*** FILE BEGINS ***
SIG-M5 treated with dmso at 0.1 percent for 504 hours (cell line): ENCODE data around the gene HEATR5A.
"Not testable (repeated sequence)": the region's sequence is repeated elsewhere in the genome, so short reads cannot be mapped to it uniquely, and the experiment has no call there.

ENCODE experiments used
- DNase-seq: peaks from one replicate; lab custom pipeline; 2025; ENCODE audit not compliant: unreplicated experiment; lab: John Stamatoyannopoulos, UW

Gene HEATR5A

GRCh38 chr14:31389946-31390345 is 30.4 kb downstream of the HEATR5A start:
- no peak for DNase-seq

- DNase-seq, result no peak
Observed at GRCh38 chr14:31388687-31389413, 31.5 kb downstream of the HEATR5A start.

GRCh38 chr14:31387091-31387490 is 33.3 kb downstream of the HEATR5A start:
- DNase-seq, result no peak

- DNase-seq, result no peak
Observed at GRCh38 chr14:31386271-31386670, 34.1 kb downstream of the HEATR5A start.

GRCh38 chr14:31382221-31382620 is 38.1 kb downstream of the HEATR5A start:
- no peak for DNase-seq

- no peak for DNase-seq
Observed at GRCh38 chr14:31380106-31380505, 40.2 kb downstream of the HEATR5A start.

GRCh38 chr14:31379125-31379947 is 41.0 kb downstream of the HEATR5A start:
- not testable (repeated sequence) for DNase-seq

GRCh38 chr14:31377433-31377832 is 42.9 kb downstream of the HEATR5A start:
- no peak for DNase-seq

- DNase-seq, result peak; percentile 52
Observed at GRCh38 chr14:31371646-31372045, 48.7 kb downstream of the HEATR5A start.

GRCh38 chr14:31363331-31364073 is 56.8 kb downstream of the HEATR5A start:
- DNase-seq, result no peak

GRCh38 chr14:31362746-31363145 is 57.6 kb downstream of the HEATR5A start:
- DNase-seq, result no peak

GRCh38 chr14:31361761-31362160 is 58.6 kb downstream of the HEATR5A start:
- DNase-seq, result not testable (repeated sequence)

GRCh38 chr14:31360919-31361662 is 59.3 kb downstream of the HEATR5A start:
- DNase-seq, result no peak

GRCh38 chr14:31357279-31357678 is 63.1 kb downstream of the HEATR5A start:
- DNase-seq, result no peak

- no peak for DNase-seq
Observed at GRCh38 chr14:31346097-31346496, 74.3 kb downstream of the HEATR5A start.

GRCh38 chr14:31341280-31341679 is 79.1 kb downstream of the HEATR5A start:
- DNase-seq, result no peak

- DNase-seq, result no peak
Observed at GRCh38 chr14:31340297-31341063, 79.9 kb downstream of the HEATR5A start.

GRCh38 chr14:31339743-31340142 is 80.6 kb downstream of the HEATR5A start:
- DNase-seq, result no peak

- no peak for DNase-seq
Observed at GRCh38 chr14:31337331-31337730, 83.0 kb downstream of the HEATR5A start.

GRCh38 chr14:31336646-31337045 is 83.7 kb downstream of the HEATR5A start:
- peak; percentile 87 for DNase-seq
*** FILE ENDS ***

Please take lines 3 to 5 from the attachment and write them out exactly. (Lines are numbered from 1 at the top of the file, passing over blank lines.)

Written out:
ENCODE experiments used
- DNase-seq: peaks from one replicate; lab custom pipeline; 2025; ENCODE audit not compliant: unreplicated experiment; lab: John Stamatoyannopoulos, UW

Gene HEATR5A